I purposely disconnected the start button at a theater I worked at for the exact reason Dave described. It is not needed at theaters with only a few screens, and in fact causes more trouble than it's worth. I suggest you cut the wire to the start button.. the shit you might get for that will be less than for trashing a 70mm print.

No wonder no one wants 70mm prints....

It sucks you have to go in on your days off, but it is the right thing to do (for yourself, not for them.)

Christopher Seo
Jedi Master Film Handler

Posts: 530
From: Los Angeles, CA
Registered: Jun 99

 - posted 02-15-2001 01:33 PM      Profile for Christopher Seo   Email Christopher Seo   Send New Private Message       Edit/Delete Post 
I would quietly appeal to Paramount on this one. Even if going in on your time off can resolve this particular situation, GC is effectively saying that they don't care what happens to expensive, historical, one-of-a-kind 70mm prints after the first week and Paramount (and any other studio with people who care) should know this. Additionally, is there any possible way to get the ownership of the theatre (Paul Allen, right?) to pressure GC? Doesn't he care if his theatre puts on a crappy show and damages film?

Mark Gulbrandsen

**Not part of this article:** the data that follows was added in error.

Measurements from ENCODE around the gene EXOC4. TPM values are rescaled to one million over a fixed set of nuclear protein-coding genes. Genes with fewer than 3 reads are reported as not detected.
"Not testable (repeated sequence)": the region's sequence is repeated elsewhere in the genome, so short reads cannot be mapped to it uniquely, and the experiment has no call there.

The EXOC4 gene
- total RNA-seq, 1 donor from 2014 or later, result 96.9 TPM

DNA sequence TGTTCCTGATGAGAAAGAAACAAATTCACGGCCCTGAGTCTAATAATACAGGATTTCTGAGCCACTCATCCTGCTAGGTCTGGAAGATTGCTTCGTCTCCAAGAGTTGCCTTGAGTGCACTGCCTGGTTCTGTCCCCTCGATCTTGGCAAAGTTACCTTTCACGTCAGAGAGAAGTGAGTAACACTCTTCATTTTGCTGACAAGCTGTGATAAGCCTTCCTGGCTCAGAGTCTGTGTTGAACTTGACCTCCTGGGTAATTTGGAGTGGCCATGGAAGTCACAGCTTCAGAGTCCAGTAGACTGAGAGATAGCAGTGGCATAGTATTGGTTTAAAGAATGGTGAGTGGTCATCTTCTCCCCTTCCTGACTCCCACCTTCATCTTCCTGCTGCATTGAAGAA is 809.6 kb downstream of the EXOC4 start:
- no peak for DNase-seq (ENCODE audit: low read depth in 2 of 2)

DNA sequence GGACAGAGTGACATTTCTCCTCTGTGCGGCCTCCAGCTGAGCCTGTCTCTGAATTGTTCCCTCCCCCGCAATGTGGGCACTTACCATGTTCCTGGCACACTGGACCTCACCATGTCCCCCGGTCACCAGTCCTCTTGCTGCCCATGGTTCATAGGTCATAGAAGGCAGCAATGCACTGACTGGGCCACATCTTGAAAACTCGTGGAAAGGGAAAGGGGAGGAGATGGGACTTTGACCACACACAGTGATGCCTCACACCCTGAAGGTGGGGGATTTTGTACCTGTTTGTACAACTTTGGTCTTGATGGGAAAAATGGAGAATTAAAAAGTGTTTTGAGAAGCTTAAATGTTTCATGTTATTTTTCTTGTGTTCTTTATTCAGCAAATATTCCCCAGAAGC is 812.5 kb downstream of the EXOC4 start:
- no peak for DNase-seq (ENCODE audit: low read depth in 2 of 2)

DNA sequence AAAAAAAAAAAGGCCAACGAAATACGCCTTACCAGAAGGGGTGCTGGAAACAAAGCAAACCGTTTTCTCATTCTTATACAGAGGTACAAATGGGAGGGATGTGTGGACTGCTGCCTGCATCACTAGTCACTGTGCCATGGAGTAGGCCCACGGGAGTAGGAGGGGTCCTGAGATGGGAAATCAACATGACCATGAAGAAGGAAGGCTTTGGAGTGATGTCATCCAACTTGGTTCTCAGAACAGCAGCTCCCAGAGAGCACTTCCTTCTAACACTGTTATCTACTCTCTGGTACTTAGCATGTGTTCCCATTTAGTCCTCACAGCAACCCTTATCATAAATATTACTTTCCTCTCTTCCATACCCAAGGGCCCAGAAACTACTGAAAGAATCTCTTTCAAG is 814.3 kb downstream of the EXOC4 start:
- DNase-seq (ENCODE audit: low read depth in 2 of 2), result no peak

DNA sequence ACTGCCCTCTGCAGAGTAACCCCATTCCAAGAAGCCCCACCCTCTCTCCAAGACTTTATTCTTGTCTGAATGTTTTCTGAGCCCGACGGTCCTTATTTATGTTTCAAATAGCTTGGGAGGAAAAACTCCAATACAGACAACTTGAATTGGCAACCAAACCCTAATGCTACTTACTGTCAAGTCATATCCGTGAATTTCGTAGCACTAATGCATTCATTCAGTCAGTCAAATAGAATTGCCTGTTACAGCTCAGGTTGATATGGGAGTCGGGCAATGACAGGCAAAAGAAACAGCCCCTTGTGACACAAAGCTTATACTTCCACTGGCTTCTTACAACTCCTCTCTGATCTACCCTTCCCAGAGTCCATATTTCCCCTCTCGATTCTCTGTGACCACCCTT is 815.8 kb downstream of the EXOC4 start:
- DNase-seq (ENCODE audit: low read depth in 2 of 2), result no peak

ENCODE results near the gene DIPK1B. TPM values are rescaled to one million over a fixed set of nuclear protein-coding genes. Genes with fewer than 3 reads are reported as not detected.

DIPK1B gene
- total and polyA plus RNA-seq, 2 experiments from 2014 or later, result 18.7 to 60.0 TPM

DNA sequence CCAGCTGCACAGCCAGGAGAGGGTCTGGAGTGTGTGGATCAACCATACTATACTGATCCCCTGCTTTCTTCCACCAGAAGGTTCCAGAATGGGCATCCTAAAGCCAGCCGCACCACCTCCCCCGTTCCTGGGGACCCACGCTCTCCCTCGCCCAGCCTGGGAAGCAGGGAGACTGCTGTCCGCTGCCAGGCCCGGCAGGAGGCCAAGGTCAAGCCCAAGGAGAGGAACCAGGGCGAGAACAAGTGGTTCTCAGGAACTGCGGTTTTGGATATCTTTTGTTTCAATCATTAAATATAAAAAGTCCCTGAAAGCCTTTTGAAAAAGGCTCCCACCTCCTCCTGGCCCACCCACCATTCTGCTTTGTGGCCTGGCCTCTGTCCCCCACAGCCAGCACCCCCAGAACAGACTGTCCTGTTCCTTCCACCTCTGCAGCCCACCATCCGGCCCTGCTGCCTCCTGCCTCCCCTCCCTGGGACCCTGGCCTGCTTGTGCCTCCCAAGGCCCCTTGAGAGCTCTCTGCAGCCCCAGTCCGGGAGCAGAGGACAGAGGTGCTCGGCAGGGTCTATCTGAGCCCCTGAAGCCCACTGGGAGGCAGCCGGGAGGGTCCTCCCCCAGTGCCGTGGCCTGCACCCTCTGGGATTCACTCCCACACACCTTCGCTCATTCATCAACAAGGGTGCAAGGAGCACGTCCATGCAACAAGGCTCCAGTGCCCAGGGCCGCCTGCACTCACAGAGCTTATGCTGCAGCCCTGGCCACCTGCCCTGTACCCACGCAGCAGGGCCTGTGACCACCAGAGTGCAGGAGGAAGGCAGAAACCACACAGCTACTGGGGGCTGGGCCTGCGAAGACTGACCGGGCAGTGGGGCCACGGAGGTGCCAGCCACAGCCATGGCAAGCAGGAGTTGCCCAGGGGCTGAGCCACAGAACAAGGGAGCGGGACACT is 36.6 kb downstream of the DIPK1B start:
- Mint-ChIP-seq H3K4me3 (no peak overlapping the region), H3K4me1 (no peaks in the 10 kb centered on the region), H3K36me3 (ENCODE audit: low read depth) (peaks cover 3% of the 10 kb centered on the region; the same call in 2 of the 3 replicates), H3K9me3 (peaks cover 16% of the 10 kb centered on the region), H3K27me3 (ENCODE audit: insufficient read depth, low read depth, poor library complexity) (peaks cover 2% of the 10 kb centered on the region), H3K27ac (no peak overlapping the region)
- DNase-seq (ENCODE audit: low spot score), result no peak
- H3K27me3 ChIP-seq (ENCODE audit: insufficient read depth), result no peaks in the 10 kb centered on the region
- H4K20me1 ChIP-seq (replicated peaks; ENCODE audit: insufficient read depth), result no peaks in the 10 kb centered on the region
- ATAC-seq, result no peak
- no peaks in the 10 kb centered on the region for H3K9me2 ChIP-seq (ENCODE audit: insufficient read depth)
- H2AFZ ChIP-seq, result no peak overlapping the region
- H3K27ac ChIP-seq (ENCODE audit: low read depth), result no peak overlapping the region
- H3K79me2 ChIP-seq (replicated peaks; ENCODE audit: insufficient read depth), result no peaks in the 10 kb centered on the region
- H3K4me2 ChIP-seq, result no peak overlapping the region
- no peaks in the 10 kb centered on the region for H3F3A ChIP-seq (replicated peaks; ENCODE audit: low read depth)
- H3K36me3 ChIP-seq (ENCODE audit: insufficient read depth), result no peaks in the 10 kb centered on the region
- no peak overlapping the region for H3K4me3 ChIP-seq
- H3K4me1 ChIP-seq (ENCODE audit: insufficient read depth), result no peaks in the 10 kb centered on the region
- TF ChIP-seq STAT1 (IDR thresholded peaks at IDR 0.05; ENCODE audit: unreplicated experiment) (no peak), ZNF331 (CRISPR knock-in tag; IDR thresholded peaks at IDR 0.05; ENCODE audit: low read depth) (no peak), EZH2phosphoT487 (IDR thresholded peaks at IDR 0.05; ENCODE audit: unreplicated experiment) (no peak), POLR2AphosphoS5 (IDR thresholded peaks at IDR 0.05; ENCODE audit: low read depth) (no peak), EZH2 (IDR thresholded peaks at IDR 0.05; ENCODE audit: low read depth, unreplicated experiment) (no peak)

Resident Trollmaster

Posts: 16269
From: Bountiful, Utah
Registered: Jun 99

 - posted 02-15-2001 04:33 PM      Profile for Mark Gulbrandsen   Email Mark Gulbrandsen   Send New Private Message       Edit/Delete Post 
The real pisser is that if they do get trashed they will not get restruck.
The best thing you could do would be to sabotage the 70mm end of the booth so they can't run them at all. Ya can't train a manager to run 70mm. Been there, tried doing that, didn't work out. Actually, come to think of it, the Union operators in this location could barely deal with 70mm either but they finally got an operator in that could. When the union went bye-bye there they quit running 70mm at all. Personally, thats the best thing you could do at the Cinerama. Trashing thise prints out would only bring an absolute end to 70mm even faster.
Personally I don't know why PAul Allen got General Enema in there in the first place???
Here's a guy that can do what he wants to and then he gets the worst chain in to run his place??

Leo Enticknap
Film God

Posts: 7130
From: Loma Linda, CA
Registered: Jul 2000

 - posted 02-15-2001 05:27 PM      Profile for Leo Enticknap   Author's Homepage   Email Leo Enticknap   Send New Private Message       Edit/Delete Post 
I hit my head against a similar brick wall last week. With 'Shadow of the Vampire' about to be released, we've had lots of enquiries about a screening of the original 'Nosferatu'. They were duly passed on to the rep programmer at head office.